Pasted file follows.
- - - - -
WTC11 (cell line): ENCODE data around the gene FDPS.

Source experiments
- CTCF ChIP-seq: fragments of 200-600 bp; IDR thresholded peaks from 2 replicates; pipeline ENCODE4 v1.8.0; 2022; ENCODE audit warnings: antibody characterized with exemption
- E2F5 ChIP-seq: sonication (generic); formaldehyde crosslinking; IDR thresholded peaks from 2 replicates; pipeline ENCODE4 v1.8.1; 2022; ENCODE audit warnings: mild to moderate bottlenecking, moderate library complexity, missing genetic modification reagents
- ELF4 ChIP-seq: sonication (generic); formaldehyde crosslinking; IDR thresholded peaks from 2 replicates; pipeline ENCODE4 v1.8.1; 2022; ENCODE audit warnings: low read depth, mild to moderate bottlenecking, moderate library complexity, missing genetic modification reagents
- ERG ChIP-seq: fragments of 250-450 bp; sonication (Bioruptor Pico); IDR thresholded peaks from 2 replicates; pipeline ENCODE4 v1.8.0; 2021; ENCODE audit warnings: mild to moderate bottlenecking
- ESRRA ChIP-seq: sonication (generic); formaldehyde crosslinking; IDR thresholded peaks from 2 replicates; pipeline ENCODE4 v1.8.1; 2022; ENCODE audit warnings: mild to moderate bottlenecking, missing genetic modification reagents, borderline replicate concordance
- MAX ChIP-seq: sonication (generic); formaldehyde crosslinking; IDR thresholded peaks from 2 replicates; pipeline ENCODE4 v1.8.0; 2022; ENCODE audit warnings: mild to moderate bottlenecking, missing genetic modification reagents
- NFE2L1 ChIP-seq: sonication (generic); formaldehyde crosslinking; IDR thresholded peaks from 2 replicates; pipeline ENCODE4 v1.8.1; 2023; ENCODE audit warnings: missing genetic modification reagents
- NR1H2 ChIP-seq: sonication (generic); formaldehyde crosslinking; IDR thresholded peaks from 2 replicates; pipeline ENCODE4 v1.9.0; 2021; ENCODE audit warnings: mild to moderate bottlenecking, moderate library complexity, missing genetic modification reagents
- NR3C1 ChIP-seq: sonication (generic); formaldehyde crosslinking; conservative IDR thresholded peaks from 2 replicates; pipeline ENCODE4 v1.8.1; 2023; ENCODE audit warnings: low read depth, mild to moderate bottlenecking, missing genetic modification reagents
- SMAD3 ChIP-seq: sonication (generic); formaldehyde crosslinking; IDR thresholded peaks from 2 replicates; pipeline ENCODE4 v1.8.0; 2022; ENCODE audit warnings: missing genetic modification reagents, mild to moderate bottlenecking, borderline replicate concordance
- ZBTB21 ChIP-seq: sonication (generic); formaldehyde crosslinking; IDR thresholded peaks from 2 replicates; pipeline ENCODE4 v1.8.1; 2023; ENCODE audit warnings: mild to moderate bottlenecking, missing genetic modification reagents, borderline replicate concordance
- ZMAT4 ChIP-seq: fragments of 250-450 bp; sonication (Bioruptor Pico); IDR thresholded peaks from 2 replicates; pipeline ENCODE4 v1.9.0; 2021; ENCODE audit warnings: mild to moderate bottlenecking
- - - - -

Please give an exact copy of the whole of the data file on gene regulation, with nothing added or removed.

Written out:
WTC11 (cell line): ENCODE data around the gene FDPS.

Source experiments
- CTCF ChIP-seq: fragments of 200-600 bp; IDR thresholded peaks from 2 replicates; pipeline ENCODE4 v1.8.0; 2022; ENCODE audit warnings: antibody characterized with exemption
- E2F5 ChIP-seq: sonication (generic); formaldehyde crosslinking; IDR thresholded peaks from 2 replicates; pipeline ENCODE4 v1.8.1; 2022; ENCODE audit warnings: mild to moderate bottlenecking, moderate library complexity, missing genetic modification reagents
- ELF4 ChIP-seq: sonication (generic); formaldehyde crosslinking; IDR thresholded peaks from 2 replicates; pipeline ENCODE4 v1.8.1; 2022; ENCODE audit warnings: low read depth, mild to moderate bottlenecking, moderate library complexity, missing genetic modification reagents
- ERG ChIP-seq: fragments of 250-450 bp; sonication (Bioruptor Pico); IDR thresholded peaks from 2 replicates; pipeline ENCODE4 v1.8.0; 2021; ENCODE audit warnings: mild to moderate bottlenecking
- ESRRA ChIP-seq: sonication (generic); formaldehyde crosslinking; IDR thresholded peaks from 2 replicates; pipeline ENCODE4 v1.8.1; 2022; ENCODE audit warnings: mild to moderate bottlenecking, missing genetic modification reagents, borderline replicate concordance
- MAX ChIP-seq: sonication (generic); formaldehyde crosslinking; IDR thresholded peaks from 2 replicates; pipeline ENCODE4 v1.8.0; 2022; ENCODE audit warnings: mild to moderate bottlenecking, missing genetic modification reagents
- NFE2L1 ChIP-seq: sonication (generic); formaldehyde crosslinking; IDR thresholded peaks from 2 replicates; pipeline ENCODE4 v1.8.1; 2023; ENCODE audit warnings: missing genetic modification reagents
- NR1H2 ChIP-seq: sonication (generic); formaldehyde crosslinking; IDR thresholded peaks from 2 replicates; pipeline ENCODE4 v1.9.0; 2021; ENCODE audit warnings: mild to moderate bottlenecking, moderate library complexity, missing genetic modification reagents
- NR3C1 ChIP-seq: sonication (generic); formaldehyde crosslinking; conservative IDR thresholded peaks from 2 replicates; pipeline ENCODE4 v1.8.1; 2023; ENCODE audit warnings: low read depth, mild to moderate bottlenecking, missing genetic modification reagents
- SMAD3 ChIP-seq: sonication (generic); formaldehyde crosslinking; IDR thresholded peaks from 2 replicates; pipeline ENCODE4 v1.8.0; 2022; ENCODE audit warnings: missing genetic modification reagents, mild to moderate bottlenecking, borderline replicate concordance
- ZBTB21 ChIP-seq: sonication (generic); formaldehyde crosslinking; IDR thresholded peaks from 2 replicates; pipeline ENCODE4 v1.8.1; 2023; ENCODE audit warnings: mild to moderate bottlenecking, missing genetic modification reagents, borderline replicate concordance
- ZMAT4 ChIP-seq: fragments of 250-450 bp; sonication (Bioruptor Pico); IDR thresholded peaks from 2 replicates; pipeline ENCODE4 v1.9.0; 2021; ENCODE audit warnings: mild to moderate bottlenecking